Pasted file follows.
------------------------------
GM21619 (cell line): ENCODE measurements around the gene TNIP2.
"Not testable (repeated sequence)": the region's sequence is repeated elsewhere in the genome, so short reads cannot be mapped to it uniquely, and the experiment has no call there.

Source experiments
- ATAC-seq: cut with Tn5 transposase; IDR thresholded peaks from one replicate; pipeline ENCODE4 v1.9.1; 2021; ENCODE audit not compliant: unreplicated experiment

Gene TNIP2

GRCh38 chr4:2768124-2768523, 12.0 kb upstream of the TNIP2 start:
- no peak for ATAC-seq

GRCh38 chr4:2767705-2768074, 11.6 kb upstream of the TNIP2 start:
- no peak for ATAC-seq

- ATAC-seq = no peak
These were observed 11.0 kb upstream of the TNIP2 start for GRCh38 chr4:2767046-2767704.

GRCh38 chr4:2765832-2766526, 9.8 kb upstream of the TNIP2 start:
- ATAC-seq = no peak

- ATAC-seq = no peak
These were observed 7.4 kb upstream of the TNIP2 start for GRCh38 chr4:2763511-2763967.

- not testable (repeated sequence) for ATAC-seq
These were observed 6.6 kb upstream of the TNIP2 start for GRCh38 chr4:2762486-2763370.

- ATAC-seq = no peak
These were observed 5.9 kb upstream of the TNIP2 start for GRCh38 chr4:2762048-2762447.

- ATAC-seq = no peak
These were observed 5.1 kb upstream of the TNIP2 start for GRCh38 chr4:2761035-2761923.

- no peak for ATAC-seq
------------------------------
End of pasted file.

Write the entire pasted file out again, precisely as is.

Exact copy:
GM21619 (cell line): ENCODE measurements around the gene TNIP2.
"Not testable (repeated sequence)": the region's sequence is repeated elsewhere in the genome, so short reads cannot be mapped to it uniquely, and the experiment has no call there.

Source experiments
- ATAC-seq: cut with Tn5 transposase; IDR thresholded peaks from one replicate; pipeline ENCODE4 v1.9.1; 2021; ENCODE audit not compliant: unreplicated experiment

Gene TNIP2

GRCh38 chr4:2768124-2768523, 12.0 kb upstream of the TNIP2 start:
- no peak for ATAC-seq

GRCh38 chr4:2767705-2768074, 11.6 kb upstream of the TNIP2 start:
- no peak for ATAC-seq

- ATAC-seq = no peak
These were observed 11.0 kb upstream of the TNIP2 start for GRCh38 chr4:2767046-2767704.

GRCh38 chr4:2765832-2766526, 9.8 kb upstream of the TNIP2 start:
- ATAC-seq = no peak

- ATAC-seq = no peak
These were observed 7.4 kb upstream of the TNIP2 start for GRCh38 chr4:2763511-2763967.

- not testable (repeated sequence) for ATAC-seq
These were observed 6.6 kb upstream of the TNIP2 start for GRCh38 chr4:2762486-2763370.

- ATAC-seq = no peak
These were observed 5.9 kb upstream of the TNIP2 start for GRCh38 chr4:2762048-2762447.

- ATAC-seq = no peak
These were observed 5.1 kb upstream of the TNIP2 start for GRCh38 chr4:2761035-2761923.

- no peak for ATAC-seq